Internet technology raises educational hopes

GMT 09:09 2014 Monday ,01 December

Arab Today, arab today Internet technology raises educational hopes

Internet technology
Beijing - XINHUA

 A charming, yet revolutionary television commercial has been garnering a great deal of attention on and off the airwaves and changing the way people in Bangladesh think about education, particularly in poorer, more rural areas, as local students are being taught by teachers hundreds of miles away in Dhaka via the Internet.
The TV commercial was produced by a leading local film production company called Half Stop Down for Bangladeshi's largest mobile carrier Grameenphone and was based on the real-life activities of people in Bangladesh's southeastern Bandarban hill district, where the "Online School" has been established on top of a hill for underprivileged children.
The commercial, being shown on a number of prominent TV outlets, has been hailed by viewers as inspiring and revolutionary in as much as how a piece of technology many in the modern world take for granted, can be used to educate and enhance the lives of those for whom nothing can or is taken for granted.
The commercial's protagonist, a young boy called Shekhar, can be seen, school books in hand, waving good-bye to his grandmother as he leaves for school, just a stone's throw away from his remote village. As Shekhar enters the classroom, the viewers can see he is welcomed by the smiling faces of his peers.
The twist lies in the fact that when the students are warmly greeted "Good morning" by their teacher, it is by way of a web camera and he is in Dhaka. As the students see their teacher appear on the screen in front of them, they reply in unison "Good morning, Sir," as would be the case at the start of any regular lesson in school.
The school was founded in March this year by Jaago Foundation, a local development organization, in association with Grameenphone and Agni Systems Ltd, a leading local Internet service providing company.
Teachers from Dhaka instruct students at the Online School in Bandarban, some 316 km southeast of Dhaka, using video conferencing technology and with the aid of moderators in the physical class rooms.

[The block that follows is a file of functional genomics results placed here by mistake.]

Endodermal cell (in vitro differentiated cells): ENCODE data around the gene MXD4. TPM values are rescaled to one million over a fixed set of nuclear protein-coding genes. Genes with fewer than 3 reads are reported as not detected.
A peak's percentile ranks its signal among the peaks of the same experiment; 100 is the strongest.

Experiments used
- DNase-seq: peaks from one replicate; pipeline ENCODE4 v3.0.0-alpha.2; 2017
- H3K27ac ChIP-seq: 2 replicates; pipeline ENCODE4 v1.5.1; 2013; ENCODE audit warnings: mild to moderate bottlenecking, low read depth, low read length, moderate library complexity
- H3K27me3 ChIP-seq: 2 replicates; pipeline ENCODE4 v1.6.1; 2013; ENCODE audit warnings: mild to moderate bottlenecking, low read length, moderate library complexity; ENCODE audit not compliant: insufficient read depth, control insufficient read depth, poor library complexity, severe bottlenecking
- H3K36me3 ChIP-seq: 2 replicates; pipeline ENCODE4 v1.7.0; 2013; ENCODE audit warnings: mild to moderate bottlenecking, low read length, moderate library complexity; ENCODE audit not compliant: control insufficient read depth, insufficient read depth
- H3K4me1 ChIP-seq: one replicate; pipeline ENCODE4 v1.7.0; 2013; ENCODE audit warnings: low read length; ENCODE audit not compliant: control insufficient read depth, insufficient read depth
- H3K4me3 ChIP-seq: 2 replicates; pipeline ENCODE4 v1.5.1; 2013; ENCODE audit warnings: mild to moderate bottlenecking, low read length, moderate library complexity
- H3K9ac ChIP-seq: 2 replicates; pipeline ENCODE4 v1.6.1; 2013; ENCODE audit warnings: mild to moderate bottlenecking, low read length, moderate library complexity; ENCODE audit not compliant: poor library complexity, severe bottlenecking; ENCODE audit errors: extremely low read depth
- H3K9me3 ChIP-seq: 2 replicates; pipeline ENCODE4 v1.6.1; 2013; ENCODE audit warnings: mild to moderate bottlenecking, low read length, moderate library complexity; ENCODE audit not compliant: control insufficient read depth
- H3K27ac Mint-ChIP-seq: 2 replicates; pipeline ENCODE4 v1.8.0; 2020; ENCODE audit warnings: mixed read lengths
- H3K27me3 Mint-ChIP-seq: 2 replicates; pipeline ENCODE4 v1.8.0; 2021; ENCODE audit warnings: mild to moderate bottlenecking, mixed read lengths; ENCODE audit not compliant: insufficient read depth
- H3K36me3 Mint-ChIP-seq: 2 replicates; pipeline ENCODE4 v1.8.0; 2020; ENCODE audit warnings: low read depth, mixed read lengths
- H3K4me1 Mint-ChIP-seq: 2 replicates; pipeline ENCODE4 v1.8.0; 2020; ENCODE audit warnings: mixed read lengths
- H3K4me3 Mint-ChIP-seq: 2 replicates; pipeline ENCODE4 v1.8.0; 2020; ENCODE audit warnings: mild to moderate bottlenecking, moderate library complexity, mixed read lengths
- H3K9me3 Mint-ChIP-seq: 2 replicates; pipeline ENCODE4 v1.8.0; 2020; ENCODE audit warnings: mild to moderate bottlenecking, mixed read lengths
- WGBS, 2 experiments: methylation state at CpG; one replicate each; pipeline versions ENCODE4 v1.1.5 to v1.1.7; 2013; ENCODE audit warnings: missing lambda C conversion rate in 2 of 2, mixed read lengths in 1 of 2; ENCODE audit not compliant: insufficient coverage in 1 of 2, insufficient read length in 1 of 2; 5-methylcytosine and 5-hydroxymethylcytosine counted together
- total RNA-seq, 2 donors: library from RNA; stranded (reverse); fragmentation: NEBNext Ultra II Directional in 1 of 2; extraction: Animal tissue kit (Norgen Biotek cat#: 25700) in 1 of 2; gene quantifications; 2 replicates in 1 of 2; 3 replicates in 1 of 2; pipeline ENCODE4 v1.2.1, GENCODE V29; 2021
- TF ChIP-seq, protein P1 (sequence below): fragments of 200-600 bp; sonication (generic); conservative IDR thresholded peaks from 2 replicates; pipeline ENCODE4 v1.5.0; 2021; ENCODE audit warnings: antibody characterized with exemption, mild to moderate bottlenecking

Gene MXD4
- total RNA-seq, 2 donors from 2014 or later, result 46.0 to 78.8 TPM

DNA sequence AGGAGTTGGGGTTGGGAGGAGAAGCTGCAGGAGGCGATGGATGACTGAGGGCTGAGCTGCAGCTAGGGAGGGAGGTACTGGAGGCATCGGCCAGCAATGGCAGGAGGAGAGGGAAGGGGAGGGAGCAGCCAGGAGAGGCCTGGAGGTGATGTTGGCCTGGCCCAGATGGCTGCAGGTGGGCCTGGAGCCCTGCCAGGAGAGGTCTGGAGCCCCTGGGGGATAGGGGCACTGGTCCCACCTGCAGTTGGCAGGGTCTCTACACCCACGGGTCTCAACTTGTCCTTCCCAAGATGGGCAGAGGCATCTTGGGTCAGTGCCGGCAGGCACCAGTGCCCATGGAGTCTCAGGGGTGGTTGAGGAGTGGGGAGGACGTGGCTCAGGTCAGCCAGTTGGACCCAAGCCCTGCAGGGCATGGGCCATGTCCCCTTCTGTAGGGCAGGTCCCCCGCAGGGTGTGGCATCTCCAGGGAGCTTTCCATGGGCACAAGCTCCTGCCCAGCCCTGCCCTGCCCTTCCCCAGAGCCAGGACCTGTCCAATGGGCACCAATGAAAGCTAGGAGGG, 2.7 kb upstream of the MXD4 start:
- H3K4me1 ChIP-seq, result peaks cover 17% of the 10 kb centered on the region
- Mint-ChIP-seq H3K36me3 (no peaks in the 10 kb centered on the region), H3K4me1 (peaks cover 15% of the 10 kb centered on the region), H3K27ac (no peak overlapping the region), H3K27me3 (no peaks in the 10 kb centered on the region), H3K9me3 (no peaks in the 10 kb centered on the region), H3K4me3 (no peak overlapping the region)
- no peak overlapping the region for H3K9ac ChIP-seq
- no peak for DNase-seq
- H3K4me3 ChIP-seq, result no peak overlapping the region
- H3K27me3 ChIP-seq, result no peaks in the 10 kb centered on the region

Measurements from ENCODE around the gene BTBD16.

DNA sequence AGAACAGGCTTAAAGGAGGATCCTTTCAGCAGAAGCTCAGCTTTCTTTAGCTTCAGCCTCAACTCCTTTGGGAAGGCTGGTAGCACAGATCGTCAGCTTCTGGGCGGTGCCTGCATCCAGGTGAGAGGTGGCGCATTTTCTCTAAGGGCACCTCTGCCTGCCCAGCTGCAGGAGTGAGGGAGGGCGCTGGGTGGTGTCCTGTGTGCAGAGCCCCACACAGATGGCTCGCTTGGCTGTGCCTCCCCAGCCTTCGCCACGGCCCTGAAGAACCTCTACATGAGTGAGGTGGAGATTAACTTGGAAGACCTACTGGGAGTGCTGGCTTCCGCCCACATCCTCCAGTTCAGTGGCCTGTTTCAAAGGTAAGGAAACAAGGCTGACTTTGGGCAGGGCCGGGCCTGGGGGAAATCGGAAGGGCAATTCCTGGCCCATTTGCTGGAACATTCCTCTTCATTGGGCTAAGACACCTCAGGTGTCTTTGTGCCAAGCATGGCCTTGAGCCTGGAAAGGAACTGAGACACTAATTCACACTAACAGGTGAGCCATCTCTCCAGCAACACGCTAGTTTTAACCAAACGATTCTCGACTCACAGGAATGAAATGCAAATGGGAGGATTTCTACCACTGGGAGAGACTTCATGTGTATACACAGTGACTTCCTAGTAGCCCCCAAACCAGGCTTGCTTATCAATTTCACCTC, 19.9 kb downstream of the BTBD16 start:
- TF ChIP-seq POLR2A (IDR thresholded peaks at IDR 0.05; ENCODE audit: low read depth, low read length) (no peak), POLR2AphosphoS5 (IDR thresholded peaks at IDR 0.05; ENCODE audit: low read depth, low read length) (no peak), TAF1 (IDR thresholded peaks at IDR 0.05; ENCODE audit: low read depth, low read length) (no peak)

Officials say the school was established in an effort to offer quality education for underprivileged children in Bandarban, a remote region, with mountainous terrain, yet boasting exquisitely beautiful nature -- albeit not conducive to the regular style of education for students in the far-flung region.
Within the local community, there are some 11 ethnic minorities, each with their own language, culture and traditions.
The Jaago Foundation, which is responsible for providing physical support in the classrooms and designing the online curriculums for all the classes, said the school has nearly 100 students who had, along with their families, never previously dreamed that a basic education would ever be possible for them.
The online school has created an opportunity for children because their impoverished parents don't have to bear the expenses for their education and they also don't have to commute far from their village either.
"Considering our financial situation, thinking about Mukti's education was a luxury we just couldn't afford,schooling was too expensive. Moreover, my daughter needed extra care," said Afroja Khatun, Mukti's mother. "I always wished for a normal life for my daughter."
Mukti's parents then got to hear about a school in their vicinity where Mukti could get her education for free.
Many like Mukti's parents had completely given up hope for their children's education, but the school helped them to reevaluate their circumstances, their children's potential future successes and the power of technology to both influence and empower society for the better.
In Bangladesh, there is still an ecumenical gap between urban and rural education systems, with many in rural areas simply not having access to technological advances like the Internet.
"With education as one of the focus areas of Corporate Responsibility, we've chosen Online School as a medium to promote quality education in remote areas of Bangladesh," said Marcus Adaktusson, director of communications of Grameenphone Ltd.
"This concept can effectively cater to the needs of teachers in rural areas, while maintaining the same quality of education as in the schools of Dhaka. By utilizing the innovative use of data connectivity, Online Schools are aligned with our ambition of providing 'Internet for All'," Adaktusson said.
"I thank Grameenphone and Agni systems Ltd. for their support in our journey of educating disadvantaged children and equipping them with the tools for breaking the cycle of poverty," added Korvi Rakshand, the founder of the Jaago Foundation.
Grameenphone is providing financial and technical support for the initiative, while Agni Systems built the network connections for the schools for free.
The school, which teaches its classes in English, now has 81 students aged one to six.
Jaago Foundation has, thus far, established eight similar schools, with five of them being online and the other three offline. It plans to establish 64 schools in as many as 64 districts, representatives from the foundation told Xinhua.
"Education is the backbone of the nation. Unfortunately, there is a clear divide in the quality of education in our rural and urban educational institutions due to a lack of skilled teachers and educational resources," Rakshand said.
"Our online schools are not intended to replace traditional schools, but rather to connect skilled teachers and resources with rural students who desperately need them, through the power of technology, so that quality education is available for all -- even children living in a remote corner of Bangladesh for whom learning in a structured environment was once a mere pipe dream," she added.


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